Avant-garde methods to blur the borderline between original and copy seem to have grown obsolete now that lossless duplication of data material is possible at the flick of a switch. Omnipresent copying techniques in a whole host of different forms confirm that this phenomenon has become established as an artistic practice and within everyday culture. Its modes of functioning and the logic shaping it however frequently remain concealed and are growing increasingly immaterial, giving rise to a pressing need to investigate this phenomenon. The “originalcopy” issue explores the question of how the formerly value-laden distinction between original and copy begins to disintegrate in the process of copying, and looks at how these changes—which also emerge in a broader context beyond the digital realm—are inscribed in artistic production processes. A key question is the tension between the purported immateriality of digital technologies and the material forms in which these technologies are manifested. The essays in this issue open up the question of the dichotomy between original and copy for reconsideration from a post-digital perspective.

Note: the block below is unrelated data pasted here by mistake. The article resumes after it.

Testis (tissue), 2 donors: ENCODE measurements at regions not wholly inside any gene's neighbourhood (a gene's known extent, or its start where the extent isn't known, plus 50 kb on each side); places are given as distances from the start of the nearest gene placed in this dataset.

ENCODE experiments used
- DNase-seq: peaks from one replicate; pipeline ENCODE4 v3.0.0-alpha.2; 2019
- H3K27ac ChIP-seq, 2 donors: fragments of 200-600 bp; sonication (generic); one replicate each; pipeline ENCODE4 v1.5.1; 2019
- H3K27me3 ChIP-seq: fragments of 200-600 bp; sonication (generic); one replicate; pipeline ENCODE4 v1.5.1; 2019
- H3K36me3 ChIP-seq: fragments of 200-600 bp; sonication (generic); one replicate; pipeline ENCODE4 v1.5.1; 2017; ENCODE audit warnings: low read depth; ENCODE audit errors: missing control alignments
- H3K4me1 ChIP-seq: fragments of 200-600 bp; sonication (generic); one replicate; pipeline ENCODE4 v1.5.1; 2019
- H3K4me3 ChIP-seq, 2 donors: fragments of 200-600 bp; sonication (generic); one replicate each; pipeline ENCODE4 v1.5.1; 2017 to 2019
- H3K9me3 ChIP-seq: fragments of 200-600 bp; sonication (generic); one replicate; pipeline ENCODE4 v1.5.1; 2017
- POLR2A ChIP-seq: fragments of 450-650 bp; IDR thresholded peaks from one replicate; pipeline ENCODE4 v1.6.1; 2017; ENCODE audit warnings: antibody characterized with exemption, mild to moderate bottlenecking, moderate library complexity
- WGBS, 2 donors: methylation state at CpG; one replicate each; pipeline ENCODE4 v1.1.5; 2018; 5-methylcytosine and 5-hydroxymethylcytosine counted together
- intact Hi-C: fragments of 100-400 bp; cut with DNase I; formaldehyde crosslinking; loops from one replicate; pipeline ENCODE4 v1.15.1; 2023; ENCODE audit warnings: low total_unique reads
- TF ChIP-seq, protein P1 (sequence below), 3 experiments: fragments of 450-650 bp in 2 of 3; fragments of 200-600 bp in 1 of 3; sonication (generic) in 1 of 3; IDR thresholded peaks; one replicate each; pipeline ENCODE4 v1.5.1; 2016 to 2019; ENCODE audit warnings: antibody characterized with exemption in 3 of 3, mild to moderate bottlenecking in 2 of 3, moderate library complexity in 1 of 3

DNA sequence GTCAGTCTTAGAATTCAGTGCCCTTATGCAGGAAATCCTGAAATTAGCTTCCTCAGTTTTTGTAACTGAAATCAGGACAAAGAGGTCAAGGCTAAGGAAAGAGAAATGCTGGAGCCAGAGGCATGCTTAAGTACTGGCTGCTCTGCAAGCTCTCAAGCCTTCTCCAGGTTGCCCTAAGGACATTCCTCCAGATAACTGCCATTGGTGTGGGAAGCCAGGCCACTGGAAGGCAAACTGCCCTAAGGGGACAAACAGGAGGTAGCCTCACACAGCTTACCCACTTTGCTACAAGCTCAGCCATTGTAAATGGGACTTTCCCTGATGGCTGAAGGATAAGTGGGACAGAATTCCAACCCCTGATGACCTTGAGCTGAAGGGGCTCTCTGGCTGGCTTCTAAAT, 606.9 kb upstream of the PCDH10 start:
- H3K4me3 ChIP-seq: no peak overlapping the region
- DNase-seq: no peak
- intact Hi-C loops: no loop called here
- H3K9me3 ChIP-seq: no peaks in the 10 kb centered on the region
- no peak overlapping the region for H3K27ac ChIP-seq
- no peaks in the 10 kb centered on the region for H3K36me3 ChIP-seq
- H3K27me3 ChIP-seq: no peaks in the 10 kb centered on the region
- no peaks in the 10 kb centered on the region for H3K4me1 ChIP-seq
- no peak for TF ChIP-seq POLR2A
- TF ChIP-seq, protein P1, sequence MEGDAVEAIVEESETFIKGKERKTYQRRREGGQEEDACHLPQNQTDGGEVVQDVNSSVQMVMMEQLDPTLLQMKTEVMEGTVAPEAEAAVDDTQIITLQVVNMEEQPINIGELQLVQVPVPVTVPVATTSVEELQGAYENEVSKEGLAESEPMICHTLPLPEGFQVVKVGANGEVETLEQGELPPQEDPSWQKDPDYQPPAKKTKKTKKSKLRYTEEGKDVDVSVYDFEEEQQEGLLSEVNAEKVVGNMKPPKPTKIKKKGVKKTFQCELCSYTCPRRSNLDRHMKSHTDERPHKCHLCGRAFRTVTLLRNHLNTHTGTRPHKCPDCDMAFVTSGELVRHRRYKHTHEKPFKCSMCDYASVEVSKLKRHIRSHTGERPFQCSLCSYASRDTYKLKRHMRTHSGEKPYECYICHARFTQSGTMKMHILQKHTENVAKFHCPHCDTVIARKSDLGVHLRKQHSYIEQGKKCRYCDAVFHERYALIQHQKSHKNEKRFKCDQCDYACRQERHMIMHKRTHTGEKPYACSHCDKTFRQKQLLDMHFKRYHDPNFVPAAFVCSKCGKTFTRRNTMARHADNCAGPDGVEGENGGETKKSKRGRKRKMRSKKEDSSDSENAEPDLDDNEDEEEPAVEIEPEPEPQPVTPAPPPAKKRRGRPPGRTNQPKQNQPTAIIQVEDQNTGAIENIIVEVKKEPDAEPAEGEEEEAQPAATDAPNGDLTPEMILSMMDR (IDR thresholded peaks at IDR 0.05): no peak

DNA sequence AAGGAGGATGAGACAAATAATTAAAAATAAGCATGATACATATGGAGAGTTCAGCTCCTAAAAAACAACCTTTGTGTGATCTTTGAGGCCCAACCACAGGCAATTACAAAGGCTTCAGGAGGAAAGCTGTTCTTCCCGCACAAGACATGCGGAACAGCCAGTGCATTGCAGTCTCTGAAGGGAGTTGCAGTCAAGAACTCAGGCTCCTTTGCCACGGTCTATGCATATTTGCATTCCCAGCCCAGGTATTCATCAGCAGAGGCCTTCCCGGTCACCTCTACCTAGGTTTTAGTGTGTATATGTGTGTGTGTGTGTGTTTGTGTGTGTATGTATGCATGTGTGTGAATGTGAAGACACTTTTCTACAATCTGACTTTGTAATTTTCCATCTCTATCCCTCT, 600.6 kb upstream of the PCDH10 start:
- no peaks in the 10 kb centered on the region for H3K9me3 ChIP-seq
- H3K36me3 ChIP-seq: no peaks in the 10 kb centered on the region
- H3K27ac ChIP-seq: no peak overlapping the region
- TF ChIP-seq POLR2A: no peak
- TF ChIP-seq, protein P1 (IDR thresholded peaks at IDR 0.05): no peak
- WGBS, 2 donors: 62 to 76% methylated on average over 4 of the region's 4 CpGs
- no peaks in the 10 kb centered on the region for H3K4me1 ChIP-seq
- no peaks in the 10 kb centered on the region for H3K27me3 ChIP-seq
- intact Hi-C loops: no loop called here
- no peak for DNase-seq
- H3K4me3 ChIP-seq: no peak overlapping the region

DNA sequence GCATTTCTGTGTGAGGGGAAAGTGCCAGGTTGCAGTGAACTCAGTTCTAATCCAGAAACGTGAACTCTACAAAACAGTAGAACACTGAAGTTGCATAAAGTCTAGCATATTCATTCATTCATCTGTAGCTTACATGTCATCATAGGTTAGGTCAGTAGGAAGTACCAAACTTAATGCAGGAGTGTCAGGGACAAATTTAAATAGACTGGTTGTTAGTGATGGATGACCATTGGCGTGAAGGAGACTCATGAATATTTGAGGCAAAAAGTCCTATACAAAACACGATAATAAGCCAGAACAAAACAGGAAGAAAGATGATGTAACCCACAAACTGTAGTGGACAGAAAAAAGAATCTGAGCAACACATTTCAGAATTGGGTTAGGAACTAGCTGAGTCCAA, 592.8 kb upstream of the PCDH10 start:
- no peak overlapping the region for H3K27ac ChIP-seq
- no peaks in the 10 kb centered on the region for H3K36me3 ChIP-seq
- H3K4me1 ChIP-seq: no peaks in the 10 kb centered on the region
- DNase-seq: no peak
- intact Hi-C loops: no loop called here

Date of publication: 16th April 2018
The art business has long split into a host of parallel branches, each with their own institutional universe, markets and illusions. Even once hegemonic large-scale events like documenta or the biennials in Venice, São Paulo, Istanbul or New York no longer succeed in creating an enduring, coherent narrative. What still holds contemporary art together as an institution? Is it solely projections of potential success on global markets, or is it the hope of finding, at least briefly—beyond the itinerant logic driving one’s own circle—a reflection of purportedly universal value in large-scale events, which appear to offer refuge from everyday routines of local rivalry and representational conflicts? Issue 3/2018 asks artists from various generations about the figures, aesthetic attitudes, biographical experiences and, last but not least, the works and projects that have accompanied their practice as models for reflection, resistance or success. In the process, it poses the question of the nature of production. What is the logic that drives production? Are artists, the work, the project even still the facets perceived? Or is it perhaps more the case that a different conception has long become established in contemporary regimes of exchange, designating the institution of “art” as a space within which one lives and thinks?
Date of publication: 15th July 2018